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Modifying the Registry for All Users

Kris PowellKris Powell
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We’re going to look at modifying the registry for all users whether or not a user is logged into a machine. This is a continuation of my last blog post – Modifying the Registry of Another User.

As a quick refresher, we learned how to modify a user’s registry (HKEY_CURRENT USER or HKEY_USERS) without having that user logged onto a machine. We had to load and unload their NTUSER.DAT file separately in the HKEY_USERS registry hive.

It was pretty exciting.

Now, we’re going to add to that excitement by learning how to do it for all users instead of only specific users.

Modifying the Registry for All Users

Before we can modify the registry for all users, we need to be able to go out and grab all the ntuser.dat files so that we can load them as we did in the last blog post.

I know what you’re thinking. You’re thinking that’s easy! We know that the ntuser.dat file is in the C:\Users\<Username>\ directory, so that should be as simple as searching through C:\Users for any ntuser.dat file, right?!

This will only work if nobody is logged into a machine. We have to take into consideration any currently-logged on users. Any currently-logged on users will already have their ntuser.dat files loaded into the registry. This includes users who forget to log off. Even though their session is disconnected and somebody else has logged on, their registry is still loaded in the registry.

Here’s an example of this. I’m currently logged into my test machine. There is also a disconnected user Reg who forgot to log off:

PS-Blog-Registry-HKU-example

If I try loading Reg’s ntuser.dat, I encounter an error telling me that ntuser.dat is already being used by something else.

PS-Blog-Registry-Cannot-load-ntuser.dat

So, what do we do?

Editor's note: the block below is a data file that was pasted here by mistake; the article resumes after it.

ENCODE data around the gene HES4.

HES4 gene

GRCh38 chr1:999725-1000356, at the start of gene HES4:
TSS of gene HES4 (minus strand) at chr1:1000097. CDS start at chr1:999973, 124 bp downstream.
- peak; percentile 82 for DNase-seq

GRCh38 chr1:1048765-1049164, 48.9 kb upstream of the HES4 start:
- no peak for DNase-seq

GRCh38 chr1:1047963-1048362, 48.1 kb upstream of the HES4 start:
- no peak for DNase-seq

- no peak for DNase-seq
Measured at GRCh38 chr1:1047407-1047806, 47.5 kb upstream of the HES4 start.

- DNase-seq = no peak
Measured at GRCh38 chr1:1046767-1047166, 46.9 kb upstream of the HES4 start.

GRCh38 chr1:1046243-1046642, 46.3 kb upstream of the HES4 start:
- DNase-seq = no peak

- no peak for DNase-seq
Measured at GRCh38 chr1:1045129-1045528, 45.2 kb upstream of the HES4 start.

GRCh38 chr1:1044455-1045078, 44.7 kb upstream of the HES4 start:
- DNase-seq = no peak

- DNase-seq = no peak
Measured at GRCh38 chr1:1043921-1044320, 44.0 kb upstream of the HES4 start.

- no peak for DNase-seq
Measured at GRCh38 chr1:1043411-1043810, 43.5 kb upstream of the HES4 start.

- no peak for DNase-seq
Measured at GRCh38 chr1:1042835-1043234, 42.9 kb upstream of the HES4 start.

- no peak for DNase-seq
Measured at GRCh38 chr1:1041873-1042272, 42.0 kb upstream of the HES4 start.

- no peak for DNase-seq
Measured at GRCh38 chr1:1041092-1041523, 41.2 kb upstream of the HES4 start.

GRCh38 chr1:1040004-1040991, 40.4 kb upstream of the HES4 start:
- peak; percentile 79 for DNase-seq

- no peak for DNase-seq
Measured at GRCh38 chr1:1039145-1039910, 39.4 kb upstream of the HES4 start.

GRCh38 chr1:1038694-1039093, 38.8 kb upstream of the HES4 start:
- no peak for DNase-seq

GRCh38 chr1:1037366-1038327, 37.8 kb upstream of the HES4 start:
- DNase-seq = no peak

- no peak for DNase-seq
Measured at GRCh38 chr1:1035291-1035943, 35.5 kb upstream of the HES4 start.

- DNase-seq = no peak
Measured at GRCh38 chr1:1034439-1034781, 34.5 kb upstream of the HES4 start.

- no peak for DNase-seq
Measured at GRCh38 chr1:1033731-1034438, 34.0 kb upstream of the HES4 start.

We need to find all users on a machine and compare it with all currently-logged on user security identifiers (SIDs).

Find all users and their SIDs

Fortunately for us, there is a convenient location in the registry that stores the users on a machine and their SIDs.

HKLM\SOFTWARE\Microsoft\Windows NT\CurrentVersion\ProfileList\*

This location will have a list of all the SIDs for a machine as well as some other properties. We’re interested in the SIDs that start with S-1-5-21. Notice that you see the two SIDs from an earlier screenshot:

PS-Blog-Registry-ProfileList-example

From this, we are able to use regular expressions and some calculated properties to select some great information with PowerShell. We’ll use the Get-ItemProperty cmdlet to get that information from the registry.

$PatternSID = 'S-1-5-21-\d+-\d+\-\d+\-\d+$'
Get-ItemProperty 'HKLM:\SOFTWARE\Microsoft\Windows NT\CurrentVersion\ProfileList\*' | Where-Object {$_.PSChildName -match $PatternSID} |
select @{name="SID";expression={$_.PSChildName}},
@{name="UserHive";expression={"$($_.ProfileImagePath)\ntuser.dat"}},
@{name="Username";expression={$_.ProfileImagePath -replace '^(.*[\\\/])', ''}}

Now we have a list of the usernames and their associated SIDs.

Getting SID of users in HKEY_USERS